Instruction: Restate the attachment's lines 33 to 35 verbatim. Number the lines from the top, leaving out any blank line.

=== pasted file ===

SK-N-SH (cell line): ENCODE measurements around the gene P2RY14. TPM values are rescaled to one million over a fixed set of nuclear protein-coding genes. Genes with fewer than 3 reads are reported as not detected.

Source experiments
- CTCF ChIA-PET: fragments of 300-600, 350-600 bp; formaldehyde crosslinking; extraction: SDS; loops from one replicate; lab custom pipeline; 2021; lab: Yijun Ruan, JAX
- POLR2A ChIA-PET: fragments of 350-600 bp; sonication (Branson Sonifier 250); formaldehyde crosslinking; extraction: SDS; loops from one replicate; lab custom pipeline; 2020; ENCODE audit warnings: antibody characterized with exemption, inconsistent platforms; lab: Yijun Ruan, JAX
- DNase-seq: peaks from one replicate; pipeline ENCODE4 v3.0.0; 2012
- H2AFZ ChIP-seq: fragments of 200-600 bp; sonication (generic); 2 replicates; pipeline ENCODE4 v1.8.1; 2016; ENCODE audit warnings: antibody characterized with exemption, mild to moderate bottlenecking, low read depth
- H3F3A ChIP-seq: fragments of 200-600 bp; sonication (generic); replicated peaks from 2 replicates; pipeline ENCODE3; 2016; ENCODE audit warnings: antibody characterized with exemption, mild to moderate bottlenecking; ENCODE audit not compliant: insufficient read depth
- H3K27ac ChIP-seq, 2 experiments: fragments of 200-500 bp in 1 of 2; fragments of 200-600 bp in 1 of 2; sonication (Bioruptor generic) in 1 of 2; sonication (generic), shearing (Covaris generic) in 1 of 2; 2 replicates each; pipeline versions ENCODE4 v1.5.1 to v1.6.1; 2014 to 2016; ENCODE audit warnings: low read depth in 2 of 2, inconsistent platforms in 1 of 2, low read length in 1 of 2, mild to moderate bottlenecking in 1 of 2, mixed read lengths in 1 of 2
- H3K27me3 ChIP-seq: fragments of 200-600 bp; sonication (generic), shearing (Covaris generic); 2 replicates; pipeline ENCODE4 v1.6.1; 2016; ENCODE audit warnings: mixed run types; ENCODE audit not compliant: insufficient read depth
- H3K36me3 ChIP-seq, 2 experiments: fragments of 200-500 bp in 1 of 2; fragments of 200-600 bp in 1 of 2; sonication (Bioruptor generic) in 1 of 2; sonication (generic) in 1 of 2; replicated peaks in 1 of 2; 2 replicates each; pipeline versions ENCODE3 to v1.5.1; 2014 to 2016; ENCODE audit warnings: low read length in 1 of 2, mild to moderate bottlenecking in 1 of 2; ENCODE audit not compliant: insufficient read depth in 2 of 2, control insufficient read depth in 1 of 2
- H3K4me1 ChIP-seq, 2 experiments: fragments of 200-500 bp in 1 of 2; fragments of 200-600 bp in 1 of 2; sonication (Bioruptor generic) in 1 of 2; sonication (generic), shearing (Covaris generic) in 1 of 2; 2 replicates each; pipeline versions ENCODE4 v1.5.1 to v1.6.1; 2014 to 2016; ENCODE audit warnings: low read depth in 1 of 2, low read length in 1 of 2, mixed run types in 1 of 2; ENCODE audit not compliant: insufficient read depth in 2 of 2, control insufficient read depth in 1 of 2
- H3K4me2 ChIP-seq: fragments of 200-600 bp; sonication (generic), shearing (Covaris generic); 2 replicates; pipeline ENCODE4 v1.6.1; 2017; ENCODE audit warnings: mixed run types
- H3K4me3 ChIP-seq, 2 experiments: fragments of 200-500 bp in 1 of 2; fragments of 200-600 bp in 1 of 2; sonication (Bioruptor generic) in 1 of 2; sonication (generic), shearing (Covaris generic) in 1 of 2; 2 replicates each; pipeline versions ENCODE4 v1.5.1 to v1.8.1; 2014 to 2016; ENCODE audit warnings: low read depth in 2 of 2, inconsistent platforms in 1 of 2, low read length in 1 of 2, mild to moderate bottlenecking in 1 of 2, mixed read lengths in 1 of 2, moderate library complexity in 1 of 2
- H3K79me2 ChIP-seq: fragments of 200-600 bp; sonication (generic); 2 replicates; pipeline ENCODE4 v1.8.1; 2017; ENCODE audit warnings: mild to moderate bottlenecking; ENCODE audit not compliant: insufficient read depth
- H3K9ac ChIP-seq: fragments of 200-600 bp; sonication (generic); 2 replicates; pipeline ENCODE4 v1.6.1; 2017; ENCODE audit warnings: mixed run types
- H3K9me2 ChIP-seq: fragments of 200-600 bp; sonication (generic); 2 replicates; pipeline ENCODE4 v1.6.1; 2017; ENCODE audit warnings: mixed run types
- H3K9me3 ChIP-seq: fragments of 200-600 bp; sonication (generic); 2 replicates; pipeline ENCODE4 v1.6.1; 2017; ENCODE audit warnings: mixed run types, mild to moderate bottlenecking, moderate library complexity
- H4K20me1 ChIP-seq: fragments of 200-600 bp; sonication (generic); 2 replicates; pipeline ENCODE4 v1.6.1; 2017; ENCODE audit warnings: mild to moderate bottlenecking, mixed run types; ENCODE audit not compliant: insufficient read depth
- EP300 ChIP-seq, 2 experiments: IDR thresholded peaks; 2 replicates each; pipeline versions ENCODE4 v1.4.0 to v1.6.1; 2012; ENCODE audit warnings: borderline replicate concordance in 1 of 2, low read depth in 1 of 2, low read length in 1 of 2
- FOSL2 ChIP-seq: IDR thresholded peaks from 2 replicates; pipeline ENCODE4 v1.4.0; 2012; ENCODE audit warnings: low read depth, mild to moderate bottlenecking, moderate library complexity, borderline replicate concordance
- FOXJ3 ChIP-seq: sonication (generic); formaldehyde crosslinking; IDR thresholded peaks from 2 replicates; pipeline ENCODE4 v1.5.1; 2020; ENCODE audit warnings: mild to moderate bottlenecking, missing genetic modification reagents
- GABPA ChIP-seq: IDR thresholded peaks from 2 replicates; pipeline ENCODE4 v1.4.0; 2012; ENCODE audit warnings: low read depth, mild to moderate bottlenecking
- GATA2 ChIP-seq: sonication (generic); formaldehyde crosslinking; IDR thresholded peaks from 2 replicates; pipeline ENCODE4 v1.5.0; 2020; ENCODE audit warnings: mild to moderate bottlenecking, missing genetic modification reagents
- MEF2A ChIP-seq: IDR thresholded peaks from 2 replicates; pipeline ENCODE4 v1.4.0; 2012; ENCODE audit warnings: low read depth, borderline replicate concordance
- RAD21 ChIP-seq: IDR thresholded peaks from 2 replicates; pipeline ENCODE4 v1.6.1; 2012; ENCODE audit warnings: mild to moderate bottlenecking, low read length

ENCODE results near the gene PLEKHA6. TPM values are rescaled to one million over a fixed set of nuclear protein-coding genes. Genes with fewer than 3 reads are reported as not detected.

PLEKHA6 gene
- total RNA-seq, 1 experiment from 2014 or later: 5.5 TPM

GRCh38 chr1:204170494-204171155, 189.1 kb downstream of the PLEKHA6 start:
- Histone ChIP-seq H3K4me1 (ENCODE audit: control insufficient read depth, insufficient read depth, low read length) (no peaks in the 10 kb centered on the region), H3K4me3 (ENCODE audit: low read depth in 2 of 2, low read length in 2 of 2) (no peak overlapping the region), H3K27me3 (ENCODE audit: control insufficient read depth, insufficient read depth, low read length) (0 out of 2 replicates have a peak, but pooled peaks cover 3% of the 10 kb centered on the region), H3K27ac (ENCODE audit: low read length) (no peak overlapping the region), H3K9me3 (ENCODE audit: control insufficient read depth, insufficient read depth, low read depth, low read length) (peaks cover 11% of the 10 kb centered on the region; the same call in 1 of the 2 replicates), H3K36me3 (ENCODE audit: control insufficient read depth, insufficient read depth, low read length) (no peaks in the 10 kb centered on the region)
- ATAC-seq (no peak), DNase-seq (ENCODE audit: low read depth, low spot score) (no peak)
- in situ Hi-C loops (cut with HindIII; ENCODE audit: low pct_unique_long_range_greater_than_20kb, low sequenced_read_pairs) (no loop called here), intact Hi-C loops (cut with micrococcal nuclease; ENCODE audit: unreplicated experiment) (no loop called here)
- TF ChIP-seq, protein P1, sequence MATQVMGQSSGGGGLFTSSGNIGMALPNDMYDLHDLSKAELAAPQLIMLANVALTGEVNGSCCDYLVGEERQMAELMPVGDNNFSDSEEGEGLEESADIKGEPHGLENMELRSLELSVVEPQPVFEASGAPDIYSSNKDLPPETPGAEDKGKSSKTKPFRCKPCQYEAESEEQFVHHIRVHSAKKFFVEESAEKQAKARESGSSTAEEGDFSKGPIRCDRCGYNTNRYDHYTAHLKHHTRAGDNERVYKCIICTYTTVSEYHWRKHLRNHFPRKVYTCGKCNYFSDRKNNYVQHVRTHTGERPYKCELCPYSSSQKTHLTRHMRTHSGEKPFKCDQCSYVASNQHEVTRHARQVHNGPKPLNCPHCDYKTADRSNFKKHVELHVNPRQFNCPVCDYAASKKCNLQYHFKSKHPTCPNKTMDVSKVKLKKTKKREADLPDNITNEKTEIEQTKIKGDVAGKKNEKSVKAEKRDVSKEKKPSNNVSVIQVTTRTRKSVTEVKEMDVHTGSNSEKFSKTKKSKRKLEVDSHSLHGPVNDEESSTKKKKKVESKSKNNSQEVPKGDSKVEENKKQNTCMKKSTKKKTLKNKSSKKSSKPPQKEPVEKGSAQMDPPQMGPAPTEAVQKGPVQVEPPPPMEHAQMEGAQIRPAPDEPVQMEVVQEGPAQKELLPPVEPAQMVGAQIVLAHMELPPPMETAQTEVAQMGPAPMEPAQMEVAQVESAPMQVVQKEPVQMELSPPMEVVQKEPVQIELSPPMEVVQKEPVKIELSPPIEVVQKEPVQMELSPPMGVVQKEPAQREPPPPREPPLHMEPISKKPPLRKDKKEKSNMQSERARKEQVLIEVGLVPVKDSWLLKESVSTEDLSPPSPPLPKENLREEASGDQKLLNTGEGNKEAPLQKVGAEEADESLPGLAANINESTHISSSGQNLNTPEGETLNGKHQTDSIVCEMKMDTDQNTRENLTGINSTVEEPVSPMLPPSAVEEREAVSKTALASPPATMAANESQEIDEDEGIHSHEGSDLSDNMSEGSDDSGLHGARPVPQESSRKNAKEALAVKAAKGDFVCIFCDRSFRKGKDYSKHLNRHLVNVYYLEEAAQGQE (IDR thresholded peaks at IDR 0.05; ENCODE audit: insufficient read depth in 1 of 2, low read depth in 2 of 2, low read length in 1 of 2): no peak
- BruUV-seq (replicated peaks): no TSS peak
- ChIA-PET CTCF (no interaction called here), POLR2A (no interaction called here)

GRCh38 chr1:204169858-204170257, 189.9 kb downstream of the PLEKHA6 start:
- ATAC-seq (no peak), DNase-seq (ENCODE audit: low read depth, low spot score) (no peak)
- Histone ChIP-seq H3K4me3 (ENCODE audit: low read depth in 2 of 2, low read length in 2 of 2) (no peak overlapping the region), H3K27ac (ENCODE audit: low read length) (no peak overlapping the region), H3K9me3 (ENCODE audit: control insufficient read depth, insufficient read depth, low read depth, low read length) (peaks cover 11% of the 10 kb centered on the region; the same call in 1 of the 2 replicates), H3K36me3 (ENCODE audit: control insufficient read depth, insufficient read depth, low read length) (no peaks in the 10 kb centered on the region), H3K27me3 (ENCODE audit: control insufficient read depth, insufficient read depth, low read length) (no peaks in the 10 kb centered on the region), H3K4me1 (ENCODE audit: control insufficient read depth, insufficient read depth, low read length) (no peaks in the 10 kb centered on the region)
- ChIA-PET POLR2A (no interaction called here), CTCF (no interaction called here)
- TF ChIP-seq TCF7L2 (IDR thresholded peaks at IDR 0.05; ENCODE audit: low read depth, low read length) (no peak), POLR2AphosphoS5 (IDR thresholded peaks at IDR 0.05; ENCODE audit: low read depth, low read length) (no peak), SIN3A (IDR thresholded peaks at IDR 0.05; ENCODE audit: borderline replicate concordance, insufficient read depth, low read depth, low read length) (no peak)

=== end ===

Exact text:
- TF ChIP-seq, protein P1, sequence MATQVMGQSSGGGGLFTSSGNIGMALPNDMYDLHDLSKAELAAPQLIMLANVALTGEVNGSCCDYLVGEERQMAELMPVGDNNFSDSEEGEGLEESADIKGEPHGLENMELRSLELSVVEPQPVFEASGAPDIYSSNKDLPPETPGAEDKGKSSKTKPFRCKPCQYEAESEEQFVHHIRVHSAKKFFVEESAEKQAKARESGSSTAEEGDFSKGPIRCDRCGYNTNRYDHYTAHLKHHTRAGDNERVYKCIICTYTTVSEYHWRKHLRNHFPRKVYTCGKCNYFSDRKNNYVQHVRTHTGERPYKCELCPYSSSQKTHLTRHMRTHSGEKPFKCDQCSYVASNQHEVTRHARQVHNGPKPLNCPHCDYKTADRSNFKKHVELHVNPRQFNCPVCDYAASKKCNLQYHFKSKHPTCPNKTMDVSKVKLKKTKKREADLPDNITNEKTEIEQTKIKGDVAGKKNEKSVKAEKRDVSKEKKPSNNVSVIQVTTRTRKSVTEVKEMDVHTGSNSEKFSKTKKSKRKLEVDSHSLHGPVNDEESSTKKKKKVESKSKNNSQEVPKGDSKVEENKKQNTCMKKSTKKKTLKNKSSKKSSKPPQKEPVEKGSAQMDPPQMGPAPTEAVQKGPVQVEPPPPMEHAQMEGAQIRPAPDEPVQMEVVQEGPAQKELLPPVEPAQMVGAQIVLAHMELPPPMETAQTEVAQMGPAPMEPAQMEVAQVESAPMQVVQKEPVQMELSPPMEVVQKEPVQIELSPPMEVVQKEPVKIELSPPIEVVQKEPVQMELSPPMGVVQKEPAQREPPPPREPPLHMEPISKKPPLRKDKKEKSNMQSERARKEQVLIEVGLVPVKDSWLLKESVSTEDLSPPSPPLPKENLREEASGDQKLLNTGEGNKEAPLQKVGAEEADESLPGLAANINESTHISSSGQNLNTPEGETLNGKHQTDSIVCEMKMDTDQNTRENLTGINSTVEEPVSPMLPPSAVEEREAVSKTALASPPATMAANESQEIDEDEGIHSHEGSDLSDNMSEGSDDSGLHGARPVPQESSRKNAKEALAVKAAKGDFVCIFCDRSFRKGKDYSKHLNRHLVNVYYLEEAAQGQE (IDR thresholded peaks at IDR 0.05; ENCODE audit: insufficient read depth in 1 of 2, low read depth in 2 of 2, low read length in 1 of 2): no peak
- BruUV-seq (replicated peaks): no TSS peak
- ChIA-PET CTCF (no interaction called here), POLR2A (no interaction called here)